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Articles by A.B. Siddique
Total Records ( 5 ) for A.B. Siddique
  A.B. Siddique and D. Wright
  Harvesting seed crops of peas (Pisum sativum L.) at different moisture content provided evidence that seed vigour appeared after physiological maturity and continued until some time after physiological maturity and then declined as harvesting was delayed. It was observed that seed vigour was highest when seed moisture content was lowest. The results of the present study provided contrasting evidence against Harrington’s hypothesis about seed longevity and deterioration as maximum seed quality was not attained at physiological maturity and this did not start deteriorating after physiological maturity.
  A.B. Siddique and D. Wright
  Post harvest management i.e. drying seed crops at different drying times and temperatures studies showed that pea seeds (Pisum sativum L.) were very sensitive to either high drying temperatures or longer drying times. Drying temperatures of 40, 60, 80 and 100oC were tested. It was found that only 40oC was suitable for pea seeds.
  A.B. Siddique and D. Wright
  Post harvest management i.e. drying seeds at different drying methods (floors) studies were performed in an unheated glasshouse of the University of Wales, Bangor, United Kingdom. Seeds were air dried on different floors, made of concrete, cowdung and soil. It was observed that concrete drying floor was suitable to maintain seed quality (viability and vigour) for pea seeds (Pisum sativum L.).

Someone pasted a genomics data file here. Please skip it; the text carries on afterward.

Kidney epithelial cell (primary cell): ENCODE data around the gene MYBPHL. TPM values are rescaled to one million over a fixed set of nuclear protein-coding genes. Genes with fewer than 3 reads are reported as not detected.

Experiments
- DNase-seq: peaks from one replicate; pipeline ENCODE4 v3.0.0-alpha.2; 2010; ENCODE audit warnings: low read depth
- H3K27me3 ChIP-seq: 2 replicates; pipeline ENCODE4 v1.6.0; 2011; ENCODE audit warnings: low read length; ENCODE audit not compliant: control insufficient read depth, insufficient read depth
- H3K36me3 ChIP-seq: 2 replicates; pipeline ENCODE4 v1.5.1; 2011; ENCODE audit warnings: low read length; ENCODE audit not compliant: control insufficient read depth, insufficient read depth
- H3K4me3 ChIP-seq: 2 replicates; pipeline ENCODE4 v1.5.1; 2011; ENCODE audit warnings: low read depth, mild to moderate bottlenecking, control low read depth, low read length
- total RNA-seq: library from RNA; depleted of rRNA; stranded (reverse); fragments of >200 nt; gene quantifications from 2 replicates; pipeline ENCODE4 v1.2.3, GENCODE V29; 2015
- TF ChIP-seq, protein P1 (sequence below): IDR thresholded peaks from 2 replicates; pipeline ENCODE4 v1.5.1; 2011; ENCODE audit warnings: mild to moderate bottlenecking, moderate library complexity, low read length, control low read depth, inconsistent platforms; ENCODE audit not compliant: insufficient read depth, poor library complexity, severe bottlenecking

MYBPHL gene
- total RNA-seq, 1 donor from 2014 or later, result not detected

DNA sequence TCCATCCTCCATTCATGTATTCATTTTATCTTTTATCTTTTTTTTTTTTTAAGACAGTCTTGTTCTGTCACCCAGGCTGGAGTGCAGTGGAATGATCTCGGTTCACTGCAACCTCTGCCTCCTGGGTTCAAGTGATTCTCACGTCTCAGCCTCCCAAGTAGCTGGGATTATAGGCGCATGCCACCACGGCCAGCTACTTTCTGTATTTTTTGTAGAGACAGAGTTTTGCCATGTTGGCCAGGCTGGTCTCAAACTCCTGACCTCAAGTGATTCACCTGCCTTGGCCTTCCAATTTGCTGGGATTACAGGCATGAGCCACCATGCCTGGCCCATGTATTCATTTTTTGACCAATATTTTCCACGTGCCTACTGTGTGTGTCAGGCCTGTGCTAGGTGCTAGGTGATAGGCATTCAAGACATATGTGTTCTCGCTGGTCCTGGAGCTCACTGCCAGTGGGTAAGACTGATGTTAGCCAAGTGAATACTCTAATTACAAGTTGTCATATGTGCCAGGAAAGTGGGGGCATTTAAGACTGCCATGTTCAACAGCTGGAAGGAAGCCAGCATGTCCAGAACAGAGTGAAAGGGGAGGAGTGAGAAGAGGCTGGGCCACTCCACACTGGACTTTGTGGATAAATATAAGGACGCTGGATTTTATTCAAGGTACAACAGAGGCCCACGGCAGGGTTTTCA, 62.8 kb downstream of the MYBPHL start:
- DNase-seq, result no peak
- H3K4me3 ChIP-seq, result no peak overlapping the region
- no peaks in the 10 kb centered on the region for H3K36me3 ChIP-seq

A.B. Siddique , A. Khatun , M.M. Rahman and D. Wright
  Studies were provided evidence that as density of plant increased seed yield decreased and number of pods per plant, number of seeds per plant, number of seeds per pod, seed weight per plant and 100 seed weight all decreased. High density also produced the poorest quality pea seeds. There were no differences in germination percentage of the seeds produced from the main stem. However, the seeds produced from the branches showed a variation in germination. The germination percentage was similar in the lower nodes but in the upper nodes of the branches showed a lower germination percentage.
  A.B. Siddique , D.Wright , A.Khatun and Z.Naher
  Studies were provided evidence that high density plants produced seeds of poorest quality. As density increased seed yield per plant decreased. Number of capsules per plant and per branch, number of seeds per plant and per branch, seed weight per plant and per branch and 100 seed weight also decreased with increasing density. On the other hand number of capsules per branch, number of seeds per branch and seed weight per branch were all highest on the main stem and decreased in the order first, second and remaining branches.
 
 
 
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